Dr. Emile Overton Moore was the son of John Petty Moore and Martha Ann Harris. They had been married in Monroe County, Mississippi on October 20, 1853.  Overton was born in Mississippi. Soon after, the family moved to Helena. Another son named Freerson was born in Arkansas.  Helena was a booming city located on the banks of the Mississippi River and was quickly becoming one of the wealthiest places in the state. John P. Moore established a business that was valued over $8,000 in 1860.  Although the Civil War caused a lapse in the economic boom, Helena came back even stronger after the war ended. Moore made sure his family would prosper and sent his two sons to medical school. On the 1880 U.S. Census,  John P. Moore listed his residence as 477 Walnut.  Both sons were living with him and identified themselves as physicians.

The other character in this saga, Dr. Charles Richard Shinault, was born November 11, 1867 in Booneville, Mississippi. After graduating from Tulane University, he located to Helena in 1892.  His parents were William and Sarah.  They were farmers. He soon had a thriving medical practice and was becoming involved in the social fabric of his new home.  While Shinault was on the rise, Moore was on a downward trend. His marriage ended and his personal life was in dire condition. He also kept having a dream that he would be killed by another doctor. In fact, 48 hours before his death, he told his sister about this premonition.

On February 16, 1893 Captain Dan Peck, a well known builder, either had his arm or leg broken in an accident.  Dr. Moore was sent for, but they couldn’t find him so another message was sent for Dr. Shinault.  Daniel Webster Peck had been born in Ohio and moved to Helena after the Civil War ended. His home was at 216 Walnut street.  Dr. Shinault soon arrived and started to set the broken bone of Mr. Peck. That’s when Dr. Moore arrived. The two men began to argue. Moore invited Shinault to the front porch where he called him a “vile name.”  Starting to unbutton his coat and saying he would fix him, Dr. Moore advanced.  Shinault pulled his 38 caliber revolver and fired. The shot went through the brain of Moore under his right eye killing him instantly. Doctor Shinault gave himself up to the sheriff and Doctor Moore’s body was removed to the residence of his father.  Soon papers around the country carried this story and people became fascinated by it.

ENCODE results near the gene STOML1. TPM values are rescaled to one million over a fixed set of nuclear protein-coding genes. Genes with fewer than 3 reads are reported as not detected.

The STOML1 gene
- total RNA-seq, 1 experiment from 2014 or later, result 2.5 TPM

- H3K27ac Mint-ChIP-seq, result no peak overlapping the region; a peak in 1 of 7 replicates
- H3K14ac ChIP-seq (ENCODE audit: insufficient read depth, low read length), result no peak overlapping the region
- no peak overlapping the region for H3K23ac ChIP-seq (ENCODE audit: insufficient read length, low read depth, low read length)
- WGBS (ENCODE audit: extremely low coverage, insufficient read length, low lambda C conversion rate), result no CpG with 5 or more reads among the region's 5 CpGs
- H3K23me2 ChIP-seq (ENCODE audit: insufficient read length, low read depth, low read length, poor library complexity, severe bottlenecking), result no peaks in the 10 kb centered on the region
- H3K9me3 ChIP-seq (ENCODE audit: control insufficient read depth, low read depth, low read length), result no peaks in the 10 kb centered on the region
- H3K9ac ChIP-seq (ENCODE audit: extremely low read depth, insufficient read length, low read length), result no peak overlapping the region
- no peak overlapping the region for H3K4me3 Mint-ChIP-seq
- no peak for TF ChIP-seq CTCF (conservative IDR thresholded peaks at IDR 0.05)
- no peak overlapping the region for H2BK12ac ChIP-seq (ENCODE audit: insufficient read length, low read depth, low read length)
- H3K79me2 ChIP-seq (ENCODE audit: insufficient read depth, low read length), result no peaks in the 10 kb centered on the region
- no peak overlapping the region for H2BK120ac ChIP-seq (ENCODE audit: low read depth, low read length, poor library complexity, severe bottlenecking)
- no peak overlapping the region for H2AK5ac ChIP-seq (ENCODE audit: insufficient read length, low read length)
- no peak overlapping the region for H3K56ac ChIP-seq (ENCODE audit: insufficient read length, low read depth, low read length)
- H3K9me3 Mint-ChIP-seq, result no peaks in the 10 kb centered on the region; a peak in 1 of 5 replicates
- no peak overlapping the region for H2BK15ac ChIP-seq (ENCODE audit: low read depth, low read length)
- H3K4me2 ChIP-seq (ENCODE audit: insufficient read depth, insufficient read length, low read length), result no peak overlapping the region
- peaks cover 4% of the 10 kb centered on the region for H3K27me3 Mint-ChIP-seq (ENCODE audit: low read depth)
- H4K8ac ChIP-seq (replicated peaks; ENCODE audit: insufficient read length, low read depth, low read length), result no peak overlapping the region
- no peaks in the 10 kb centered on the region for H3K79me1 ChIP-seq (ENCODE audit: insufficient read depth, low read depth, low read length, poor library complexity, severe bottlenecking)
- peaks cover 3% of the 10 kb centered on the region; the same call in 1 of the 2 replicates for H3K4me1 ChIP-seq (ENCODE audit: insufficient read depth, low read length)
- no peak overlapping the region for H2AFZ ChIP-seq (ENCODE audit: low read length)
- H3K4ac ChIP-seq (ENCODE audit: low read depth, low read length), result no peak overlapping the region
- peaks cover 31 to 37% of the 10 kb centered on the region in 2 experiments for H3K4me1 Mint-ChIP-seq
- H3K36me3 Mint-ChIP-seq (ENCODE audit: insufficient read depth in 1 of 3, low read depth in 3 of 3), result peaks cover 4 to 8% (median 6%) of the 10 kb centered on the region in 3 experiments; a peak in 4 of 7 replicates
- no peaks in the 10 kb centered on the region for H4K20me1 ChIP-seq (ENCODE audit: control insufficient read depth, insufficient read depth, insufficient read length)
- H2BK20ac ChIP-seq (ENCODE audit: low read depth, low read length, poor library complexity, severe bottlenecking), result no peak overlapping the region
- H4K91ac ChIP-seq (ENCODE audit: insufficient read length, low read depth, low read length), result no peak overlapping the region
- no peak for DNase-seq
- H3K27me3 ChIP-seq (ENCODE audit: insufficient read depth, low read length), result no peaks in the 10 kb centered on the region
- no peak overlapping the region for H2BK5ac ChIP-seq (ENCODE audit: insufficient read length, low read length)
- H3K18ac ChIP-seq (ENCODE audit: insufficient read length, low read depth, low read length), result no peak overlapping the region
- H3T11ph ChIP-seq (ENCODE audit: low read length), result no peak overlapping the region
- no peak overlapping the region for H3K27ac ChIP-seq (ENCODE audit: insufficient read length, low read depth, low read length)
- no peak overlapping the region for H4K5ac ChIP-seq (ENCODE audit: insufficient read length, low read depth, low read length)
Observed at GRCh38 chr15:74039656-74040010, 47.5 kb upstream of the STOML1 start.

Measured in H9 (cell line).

One newspaper published a cryptic article about the event:

“Professional courtesy was displayed in Helena a few days since by Dr. Overton Moore being shot and killed by Dr. C.R. Shinault, a rival physical in a quarrel over a patient. The patient got well. The doctor was buried.”